The show began. A carpet of smoky fog set off by a trio of flashlights tied with rope to wooden planks preceded his predictable entrance.

His act, such as it was, was a parody of what everyone already imagined a magic show to be. He wore a fancy black suit with tails, a white shirt, a bow tie, the big top hat—everything. This alone sometimes got a snicker. But Jeremiah had insisted on all of it. “Look the part,” he said. “Even if you can’t play it.”

Adding to the amusement was the expression on Henry’s face. It was deadly serious. He had no smiles for his audience as he took the stage. The smiles would come later. As handsome as any man you were likely to see, black or white, he held them all in his hands with his looks alone. He had a presence. Tall, wide–shouldered, legs like stilts. His face was thin, so thin you could see how it was put together: the high cheekbones, strong chin, and wide forehead. His long, sharp nose. It was his eyes, though, that were mesmerizing: they were shaped like almonds, but green, an emerald green. Every night Henry remained open to the possibility that this was the night his powers would return. Though nothing ever happened in the moments before he took the stage—no inward resurgence, no epiphany; in short, no magic—Henry—when it happened, if it happened—wanted to be ready for it. He wanted to be appropriate. And so he was, at least in the moments immediately before a show, wildly hopeful, even when there was absolutely no reason to be.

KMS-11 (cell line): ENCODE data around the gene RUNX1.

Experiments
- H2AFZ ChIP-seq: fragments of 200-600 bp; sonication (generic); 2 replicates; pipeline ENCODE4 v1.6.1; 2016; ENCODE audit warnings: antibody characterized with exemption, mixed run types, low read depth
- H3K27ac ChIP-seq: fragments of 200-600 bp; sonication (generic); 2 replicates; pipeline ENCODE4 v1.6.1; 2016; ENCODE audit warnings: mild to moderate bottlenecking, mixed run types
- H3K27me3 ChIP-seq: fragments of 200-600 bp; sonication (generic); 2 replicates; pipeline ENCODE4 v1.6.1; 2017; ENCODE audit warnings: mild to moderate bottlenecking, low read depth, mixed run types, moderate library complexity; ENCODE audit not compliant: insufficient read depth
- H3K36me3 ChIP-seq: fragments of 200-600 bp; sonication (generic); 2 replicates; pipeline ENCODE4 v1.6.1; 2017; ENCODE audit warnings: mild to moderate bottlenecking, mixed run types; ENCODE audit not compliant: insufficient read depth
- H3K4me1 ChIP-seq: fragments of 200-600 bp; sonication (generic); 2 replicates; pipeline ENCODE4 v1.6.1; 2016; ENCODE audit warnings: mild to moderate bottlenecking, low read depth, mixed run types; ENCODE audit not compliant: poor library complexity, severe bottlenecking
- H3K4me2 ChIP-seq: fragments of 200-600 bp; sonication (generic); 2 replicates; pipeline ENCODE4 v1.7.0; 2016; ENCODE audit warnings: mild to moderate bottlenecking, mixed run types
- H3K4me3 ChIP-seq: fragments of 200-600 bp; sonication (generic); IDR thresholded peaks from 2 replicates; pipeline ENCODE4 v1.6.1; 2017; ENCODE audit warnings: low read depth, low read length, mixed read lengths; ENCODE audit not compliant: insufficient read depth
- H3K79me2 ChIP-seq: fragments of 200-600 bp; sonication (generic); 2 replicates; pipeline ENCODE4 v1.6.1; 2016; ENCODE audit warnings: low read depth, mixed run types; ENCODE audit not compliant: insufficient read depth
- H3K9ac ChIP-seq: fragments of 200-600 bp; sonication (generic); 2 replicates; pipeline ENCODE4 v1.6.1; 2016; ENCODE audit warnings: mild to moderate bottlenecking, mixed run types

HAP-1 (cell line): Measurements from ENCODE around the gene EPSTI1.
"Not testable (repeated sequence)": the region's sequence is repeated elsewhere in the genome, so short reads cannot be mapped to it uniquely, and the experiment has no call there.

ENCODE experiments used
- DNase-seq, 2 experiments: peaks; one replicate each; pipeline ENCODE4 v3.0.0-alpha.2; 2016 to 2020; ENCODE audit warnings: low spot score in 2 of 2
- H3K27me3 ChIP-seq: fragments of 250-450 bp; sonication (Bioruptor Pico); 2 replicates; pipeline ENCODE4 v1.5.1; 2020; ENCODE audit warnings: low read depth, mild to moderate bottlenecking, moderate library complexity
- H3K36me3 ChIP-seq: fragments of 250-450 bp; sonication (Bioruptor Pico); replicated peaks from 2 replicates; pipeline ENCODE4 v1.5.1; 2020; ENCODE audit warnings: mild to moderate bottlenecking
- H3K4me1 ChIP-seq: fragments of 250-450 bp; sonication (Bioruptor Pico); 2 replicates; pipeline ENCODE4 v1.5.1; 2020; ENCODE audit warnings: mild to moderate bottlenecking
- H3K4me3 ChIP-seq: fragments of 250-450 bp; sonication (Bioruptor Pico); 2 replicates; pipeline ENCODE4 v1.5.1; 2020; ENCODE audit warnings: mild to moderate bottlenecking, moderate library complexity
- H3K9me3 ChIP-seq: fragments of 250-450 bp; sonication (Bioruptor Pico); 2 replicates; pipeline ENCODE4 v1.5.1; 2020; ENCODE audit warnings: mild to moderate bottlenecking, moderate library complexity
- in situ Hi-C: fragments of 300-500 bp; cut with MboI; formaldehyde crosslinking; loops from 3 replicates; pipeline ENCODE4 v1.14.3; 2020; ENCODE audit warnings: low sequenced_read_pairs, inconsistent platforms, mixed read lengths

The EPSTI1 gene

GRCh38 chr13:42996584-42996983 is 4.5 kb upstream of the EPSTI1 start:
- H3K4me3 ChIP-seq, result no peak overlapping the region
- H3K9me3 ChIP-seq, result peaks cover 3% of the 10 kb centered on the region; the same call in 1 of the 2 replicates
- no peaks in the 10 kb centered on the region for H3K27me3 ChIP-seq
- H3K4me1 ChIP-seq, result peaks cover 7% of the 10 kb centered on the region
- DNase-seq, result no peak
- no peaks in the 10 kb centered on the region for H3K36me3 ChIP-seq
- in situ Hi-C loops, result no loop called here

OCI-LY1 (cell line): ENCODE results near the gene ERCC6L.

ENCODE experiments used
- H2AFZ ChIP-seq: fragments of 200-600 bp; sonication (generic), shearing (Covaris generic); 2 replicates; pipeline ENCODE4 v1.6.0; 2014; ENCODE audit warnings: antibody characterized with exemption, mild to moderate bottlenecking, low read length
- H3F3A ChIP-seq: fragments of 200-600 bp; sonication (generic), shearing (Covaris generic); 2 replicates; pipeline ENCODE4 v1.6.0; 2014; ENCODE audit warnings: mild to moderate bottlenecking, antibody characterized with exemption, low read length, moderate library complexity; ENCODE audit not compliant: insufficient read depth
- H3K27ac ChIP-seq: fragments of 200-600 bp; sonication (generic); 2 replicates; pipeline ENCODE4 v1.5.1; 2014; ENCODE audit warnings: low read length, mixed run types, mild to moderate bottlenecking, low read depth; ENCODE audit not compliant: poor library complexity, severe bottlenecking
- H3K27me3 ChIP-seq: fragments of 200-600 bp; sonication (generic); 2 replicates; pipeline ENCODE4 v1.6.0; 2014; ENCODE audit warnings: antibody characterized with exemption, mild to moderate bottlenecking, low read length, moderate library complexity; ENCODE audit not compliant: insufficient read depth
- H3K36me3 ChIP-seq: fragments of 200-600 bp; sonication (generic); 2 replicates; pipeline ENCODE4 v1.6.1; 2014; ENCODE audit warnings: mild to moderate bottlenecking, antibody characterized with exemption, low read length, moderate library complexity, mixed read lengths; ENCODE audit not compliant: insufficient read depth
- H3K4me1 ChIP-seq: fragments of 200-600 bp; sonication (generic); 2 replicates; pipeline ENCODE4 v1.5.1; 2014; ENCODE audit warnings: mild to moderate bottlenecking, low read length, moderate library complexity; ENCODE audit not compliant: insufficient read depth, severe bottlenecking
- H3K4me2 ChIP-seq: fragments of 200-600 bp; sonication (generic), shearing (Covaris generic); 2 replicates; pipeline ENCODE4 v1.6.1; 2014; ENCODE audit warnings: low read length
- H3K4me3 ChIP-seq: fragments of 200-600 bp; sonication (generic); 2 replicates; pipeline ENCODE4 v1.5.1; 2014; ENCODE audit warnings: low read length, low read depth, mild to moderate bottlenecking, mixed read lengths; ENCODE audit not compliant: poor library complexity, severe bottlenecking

It was all a memory, but the strongest kind, the memory of the time when he was more powerful than anyone could ever possibly imagine. Those days were distant now, another life altogether. But this memory was in his eyes, in the fearlessness of his expression, his very stance. He was, simply, proud. And this, too, was amusing to the assembled crowd.